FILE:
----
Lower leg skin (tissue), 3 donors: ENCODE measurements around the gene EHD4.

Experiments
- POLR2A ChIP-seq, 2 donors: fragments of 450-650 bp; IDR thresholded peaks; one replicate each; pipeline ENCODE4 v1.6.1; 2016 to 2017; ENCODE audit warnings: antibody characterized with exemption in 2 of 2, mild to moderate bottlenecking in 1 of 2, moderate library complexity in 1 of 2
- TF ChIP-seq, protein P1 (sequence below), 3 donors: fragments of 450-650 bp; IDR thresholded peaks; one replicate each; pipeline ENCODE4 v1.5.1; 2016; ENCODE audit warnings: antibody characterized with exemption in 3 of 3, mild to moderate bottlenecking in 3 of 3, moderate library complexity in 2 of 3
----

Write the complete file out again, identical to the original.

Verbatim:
Lower leg skin (tissue), 3 donors: ENCODE measurements around the gene EHD4.

Experiments
- POLR2A ChIP-seq, 2 donors: fragments of 450-650 bp; IDR thresholded peaks; one replicate each; pipeline ENCODE4 v1.6.1; 2016 to 2017; ENCODE audit warnings: antibody characterized with exemption in 2 of 2, mild to moderate bottlenecking in 1 of 2, moderate library complexity in 1 of 2
- TF ChIP-seq, protein P1 (sequence below), 3 donors: fragments of 450-650 bp; IDR thresholded peaks; one replicate each; pipeline ENCODE4 v1.5.1; 2016; ENCODE audit warnings: antibody characterized with exemption in 3 of 3, mild to moderate bottlenecking in 3 of 3, moderate library complexity in 2 of 3